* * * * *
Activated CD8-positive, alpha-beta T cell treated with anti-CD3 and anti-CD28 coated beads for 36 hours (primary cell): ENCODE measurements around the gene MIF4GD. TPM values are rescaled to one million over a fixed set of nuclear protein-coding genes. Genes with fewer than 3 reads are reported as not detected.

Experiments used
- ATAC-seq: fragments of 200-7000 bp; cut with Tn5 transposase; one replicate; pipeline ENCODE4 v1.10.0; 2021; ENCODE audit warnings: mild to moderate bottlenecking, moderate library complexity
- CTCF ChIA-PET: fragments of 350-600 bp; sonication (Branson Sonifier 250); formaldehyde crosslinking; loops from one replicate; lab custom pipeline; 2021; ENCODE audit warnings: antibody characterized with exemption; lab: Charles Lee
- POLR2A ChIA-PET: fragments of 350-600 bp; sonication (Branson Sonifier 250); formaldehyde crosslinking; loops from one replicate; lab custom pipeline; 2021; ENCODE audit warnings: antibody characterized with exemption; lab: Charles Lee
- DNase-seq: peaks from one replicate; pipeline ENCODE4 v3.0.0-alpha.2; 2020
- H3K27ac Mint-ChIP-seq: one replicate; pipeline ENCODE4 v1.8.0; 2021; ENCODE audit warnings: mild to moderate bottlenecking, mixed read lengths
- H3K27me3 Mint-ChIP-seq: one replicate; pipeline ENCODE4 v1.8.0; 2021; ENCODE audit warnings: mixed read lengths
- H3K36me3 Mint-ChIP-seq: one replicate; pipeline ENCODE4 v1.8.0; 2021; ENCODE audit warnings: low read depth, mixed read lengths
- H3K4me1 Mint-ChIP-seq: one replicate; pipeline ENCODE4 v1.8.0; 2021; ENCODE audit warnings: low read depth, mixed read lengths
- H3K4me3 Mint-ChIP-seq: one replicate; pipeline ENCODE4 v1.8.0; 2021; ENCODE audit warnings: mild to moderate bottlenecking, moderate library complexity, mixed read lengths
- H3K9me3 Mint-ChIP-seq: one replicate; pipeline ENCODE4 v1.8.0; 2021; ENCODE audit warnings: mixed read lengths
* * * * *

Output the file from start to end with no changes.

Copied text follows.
Activated CD8-positive, alpha-beta T cell treated with anti-CD3 and anti-CD28 coated beads for 36 hours (primary cell): ENCODE measurements around the gene MIF4GD. TPM values are rescaled to one million over a fixed set of nuclear protein-coding genes. Genes with fewer than 3 reads are reported as not detected.

Experiments used
- ATAC-seq: fragments of 200-7000 bp; cut with Tn5 transposase; one replicate; pipeline ENCODE4 v1.10.0; 2021; ENCODE audit warnings: mild to moderate bottlenecking, moderate library complexity
- CTCF ChIA-PET: fragments of 350-600 bp; sonication (Branson Sonifier 250); formaldehyde crosslinking; loops from one replicate; lab custom pipeline; 2021; ENCODE audit warnings: antibody characterized with exemption; lab: Charles Lee
- POLR2A ChIA-PET: fragments of 350-600 bp; sonication (Branson Sonifier 250); formaldehyde crosslinking; loops from one replicate; lab custom pipeline; 2021; ENCODE audit warnings: antibody characterized with exemption; lab: Charles Lee
- DNase-seq: peaks from one replicate; pipeline ENCODE4 v3.0.0-alpha.2; 2020
- H3K27ac Mint-ChIP-seq: one replicate; pipeline ENCODE4 v1.8.0; 2021; ENCODE audit warnings: mild to moderate bottlenecking, mixed read lengths
- H3K27me3 Mint-ChIP-seq: one replicate; pipeline ENCODE4 v1.8.0; 2021; ENCODE audit warnings: mixed read lengths
- H3K36me3 Mint-ChIP-seq: one replicate; pipeline ENCODE4 v1.8.0; 2021; ENCODE audit warnings: low read depth, mixed read lengths
- H3K4me1 Mint-ChIP-seq: one replicate; pipeline ENCODE4 v1.8.0; 2021; ENCODE audit warnings: low read depth, mixed read lengths
- H3K4me3 Mint-ChIP-seq: one replicate; pipeline ENCODE4 v1.8.0; 2021; ENCODE audit warnings: mild to moderate bottlenecking, moderate library complexity, mixed read lengths
- H3K9me3 Mint-ChIP-seq: one replicate; pipeline ENCODE4 v1.8.0; 2021; ENCODE audit warnings: mixed read lengths